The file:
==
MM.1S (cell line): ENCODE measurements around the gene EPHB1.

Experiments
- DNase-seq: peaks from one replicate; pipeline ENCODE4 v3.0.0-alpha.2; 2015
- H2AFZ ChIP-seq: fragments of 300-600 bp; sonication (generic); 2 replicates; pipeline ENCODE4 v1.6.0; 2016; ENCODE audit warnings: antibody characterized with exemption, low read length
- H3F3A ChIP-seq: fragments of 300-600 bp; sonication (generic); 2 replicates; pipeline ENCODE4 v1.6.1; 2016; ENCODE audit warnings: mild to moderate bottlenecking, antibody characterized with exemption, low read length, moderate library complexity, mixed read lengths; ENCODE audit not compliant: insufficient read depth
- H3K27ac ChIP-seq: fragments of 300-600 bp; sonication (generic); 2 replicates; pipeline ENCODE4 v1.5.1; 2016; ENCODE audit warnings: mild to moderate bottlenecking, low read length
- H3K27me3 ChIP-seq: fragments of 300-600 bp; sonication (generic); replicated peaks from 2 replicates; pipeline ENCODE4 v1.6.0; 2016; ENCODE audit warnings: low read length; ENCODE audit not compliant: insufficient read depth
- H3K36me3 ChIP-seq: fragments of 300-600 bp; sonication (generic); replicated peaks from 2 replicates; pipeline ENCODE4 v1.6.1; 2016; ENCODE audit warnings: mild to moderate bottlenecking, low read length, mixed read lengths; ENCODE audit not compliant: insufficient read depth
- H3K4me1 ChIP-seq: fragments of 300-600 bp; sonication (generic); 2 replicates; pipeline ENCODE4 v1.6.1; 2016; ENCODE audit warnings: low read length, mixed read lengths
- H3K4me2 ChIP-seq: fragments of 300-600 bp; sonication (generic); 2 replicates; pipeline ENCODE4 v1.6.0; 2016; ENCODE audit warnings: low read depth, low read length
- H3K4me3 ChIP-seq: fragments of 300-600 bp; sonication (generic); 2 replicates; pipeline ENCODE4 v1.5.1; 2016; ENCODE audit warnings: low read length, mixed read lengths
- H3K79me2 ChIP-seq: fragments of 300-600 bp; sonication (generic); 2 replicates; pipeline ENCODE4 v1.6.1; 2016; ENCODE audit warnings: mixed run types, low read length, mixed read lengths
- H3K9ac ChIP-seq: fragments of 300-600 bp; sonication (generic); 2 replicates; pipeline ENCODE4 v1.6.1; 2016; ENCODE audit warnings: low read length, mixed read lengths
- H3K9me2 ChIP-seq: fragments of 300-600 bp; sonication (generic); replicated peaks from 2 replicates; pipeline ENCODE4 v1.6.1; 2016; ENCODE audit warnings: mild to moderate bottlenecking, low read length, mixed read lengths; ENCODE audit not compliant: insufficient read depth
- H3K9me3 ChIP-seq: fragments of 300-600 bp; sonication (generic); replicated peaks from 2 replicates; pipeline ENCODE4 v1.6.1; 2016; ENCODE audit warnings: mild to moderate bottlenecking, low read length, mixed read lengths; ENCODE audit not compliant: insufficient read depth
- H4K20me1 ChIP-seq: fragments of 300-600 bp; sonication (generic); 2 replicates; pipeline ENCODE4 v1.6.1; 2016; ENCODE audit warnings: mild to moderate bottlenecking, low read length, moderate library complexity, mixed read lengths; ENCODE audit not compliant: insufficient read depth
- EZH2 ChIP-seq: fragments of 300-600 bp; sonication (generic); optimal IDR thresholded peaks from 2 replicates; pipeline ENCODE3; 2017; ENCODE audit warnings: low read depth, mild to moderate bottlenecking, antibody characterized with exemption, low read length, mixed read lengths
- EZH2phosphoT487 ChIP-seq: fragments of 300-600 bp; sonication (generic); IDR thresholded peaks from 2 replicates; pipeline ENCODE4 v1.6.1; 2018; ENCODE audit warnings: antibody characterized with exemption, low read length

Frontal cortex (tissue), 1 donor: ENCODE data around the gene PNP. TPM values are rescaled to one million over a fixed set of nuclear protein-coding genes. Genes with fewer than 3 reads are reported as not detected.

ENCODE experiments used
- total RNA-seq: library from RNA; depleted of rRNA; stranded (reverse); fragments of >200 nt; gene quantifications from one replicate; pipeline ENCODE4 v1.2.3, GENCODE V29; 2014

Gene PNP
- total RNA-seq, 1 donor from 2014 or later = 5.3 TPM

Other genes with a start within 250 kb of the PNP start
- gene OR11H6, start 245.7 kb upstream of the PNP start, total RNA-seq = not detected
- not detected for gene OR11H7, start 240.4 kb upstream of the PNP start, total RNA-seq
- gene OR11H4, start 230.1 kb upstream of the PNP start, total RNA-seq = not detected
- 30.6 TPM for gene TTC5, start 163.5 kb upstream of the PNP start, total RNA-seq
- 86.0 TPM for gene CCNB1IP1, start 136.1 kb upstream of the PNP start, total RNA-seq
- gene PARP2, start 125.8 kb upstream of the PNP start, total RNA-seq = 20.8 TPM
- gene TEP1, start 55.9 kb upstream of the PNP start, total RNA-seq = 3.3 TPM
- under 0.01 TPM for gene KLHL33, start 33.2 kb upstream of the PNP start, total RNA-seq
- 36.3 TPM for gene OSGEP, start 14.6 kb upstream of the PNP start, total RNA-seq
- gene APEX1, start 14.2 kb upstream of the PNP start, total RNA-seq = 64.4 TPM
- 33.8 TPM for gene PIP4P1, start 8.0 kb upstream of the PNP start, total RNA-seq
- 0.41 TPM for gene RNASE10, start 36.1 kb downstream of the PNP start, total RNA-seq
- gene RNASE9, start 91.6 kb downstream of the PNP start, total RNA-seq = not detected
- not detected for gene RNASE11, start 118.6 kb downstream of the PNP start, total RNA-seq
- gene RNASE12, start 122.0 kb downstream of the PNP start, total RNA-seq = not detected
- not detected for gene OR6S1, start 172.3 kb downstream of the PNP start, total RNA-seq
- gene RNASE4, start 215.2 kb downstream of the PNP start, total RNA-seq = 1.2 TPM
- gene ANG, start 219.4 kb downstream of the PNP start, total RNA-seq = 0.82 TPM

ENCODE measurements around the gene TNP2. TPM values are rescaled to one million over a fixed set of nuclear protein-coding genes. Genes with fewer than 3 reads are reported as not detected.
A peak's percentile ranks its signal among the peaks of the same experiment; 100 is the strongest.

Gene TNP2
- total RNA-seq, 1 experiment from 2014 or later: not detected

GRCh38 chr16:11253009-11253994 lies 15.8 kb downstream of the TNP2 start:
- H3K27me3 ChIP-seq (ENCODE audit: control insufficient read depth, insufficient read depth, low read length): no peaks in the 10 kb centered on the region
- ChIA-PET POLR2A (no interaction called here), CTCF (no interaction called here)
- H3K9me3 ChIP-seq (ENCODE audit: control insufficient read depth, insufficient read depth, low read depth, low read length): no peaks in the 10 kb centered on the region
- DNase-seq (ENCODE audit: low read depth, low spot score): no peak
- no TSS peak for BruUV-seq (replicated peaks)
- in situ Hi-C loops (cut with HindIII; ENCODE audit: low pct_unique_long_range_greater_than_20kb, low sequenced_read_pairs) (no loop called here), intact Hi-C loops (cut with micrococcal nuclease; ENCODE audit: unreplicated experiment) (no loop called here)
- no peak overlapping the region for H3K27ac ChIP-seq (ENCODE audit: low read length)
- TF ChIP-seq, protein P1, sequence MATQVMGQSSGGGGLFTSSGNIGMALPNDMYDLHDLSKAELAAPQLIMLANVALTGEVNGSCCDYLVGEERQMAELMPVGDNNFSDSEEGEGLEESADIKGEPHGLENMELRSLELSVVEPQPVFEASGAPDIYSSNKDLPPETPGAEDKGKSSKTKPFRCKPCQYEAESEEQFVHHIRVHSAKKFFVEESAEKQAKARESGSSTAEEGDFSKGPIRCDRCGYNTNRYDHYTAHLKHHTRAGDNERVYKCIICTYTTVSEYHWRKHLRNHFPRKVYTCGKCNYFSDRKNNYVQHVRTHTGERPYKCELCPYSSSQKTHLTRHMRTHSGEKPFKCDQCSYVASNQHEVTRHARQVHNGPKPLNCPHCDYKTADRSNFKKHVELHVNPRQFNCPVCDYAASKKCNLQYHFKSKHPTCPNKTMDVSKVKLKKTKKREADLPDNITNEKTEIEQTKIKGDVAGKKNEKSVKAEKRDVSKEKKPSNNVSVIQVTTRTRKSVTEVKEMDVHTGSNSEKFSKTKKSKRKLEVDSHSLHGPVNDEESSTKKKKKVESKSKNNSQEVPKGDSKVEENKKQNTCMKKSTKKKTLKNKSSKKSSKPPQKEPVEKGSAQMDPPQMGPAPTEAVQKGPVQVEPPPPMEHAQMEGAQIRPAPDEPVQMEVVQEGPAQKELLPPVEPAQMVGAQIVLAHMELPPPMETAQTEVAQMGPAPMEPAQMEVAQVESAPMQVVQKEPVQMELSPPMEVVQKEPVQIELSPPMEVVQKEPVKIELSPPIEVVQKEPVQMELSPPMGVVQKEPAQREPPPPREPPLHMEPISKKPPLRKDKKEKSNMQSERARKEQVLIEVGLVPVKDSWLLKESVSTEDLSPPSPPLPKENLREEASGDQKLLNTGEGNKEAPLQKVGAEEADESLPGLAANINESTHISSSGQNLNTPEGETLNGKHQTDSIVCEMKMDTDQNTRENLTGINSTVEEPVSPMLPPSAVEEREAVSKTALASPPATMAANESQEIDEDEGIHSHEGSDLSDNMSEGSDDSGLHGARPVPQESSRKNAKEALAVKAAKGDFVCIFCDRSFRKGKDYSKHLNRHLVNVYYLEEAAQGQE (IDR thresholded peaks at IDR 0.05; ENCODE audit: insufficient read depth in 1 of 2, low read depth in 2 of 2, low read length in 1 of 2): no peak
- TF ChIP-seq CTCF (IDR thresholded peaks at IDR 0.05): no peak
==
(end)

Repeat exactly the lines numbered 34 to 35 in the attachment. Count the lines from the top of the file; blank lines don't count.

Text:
- gene APEX1, start 14.2 kb upstream of the PNP start, total RNA-seq = 64.4 TPM
- 33.8 TPM for gene PIP4P1, start 8.0 kb upstream of the PNP start, total RNA-seq